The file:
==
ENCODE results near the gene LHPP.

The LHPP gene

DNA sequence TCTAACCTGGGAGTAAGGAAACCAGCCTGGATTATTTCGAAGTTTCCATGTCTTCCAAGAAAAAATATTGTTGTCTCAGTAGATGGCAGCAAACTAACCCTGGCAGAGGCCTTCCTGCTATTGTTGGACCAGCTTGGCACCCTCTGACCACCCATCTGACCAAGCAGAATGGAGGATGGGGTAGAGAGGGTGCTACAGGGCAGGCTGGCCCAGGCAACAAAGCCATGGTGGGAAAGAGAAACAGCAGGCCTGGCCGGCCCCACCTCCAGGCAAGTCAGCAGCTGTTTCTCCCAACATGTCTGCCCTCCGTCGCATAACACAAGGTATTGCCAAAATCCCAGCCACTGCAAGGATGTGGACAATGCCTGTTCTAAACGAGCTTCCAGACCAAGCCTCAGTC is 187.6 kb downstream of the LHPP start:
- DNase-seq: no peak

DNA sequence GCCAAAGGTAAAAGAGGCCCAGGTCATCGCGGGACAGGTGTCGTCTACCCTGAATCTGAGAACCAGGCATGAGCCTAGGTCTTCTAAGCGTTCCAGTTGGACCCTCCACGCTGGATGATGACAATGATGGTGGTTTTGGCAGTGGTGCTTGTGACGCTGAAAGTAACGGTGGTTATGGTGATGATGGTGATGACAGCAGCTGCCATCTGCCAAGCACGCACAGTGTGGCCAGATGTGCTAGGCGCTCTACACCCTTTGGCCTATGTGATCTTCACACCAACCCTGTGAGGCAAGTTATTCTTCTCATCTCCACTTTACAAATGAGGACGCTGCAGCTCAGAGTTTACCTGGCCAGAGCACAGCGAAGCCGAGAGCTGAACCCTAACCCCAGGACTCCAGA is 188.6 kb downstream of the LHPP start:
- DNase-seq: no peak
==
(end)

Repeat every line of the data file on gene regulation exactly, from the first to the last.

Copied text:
ENCODE results near the gene LHPP.

The LHPP gene

DNA sequence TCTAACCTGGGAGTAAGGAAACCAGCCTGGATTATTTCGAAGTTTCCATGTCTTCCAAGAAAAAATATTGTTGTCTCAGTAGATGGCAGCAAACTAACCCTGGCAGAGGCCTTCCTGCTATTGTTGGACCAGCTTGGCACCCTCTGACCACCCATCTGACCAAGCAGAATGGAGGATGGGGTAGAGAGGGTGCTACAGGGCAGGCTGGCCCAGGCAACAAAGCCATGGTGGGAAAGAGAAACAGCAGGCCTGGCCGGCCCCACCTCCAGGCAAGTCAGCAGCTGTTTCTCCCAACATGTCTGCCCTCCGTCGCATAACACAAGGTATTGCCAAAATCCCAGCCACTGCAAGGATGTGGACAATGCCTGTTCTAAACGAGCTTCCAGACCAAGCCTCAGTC is 187.6 kb downstream of the LHPP start:
- DNase-seq: no peak

DNA sequence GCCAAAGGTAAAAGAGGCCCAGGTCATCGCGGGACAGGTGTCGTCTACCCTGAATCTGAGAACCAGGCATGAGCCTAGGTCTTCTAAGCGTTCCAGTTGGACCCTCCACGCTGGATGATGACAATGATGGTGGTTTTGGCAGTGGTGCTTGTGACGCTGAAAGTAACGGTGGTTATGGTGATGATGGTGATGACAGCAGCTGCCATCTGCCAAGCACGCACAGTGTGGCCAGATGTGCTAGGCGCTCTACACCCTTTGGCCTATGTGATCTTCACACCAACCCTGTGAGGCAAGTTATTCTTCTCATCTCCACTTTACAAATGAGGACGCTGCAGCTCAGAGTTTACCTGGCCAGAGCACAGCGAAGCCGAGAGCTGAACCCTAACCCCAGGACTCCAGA is 188.6 kb downstream of the LHPP start:
- DNase-seq: no peak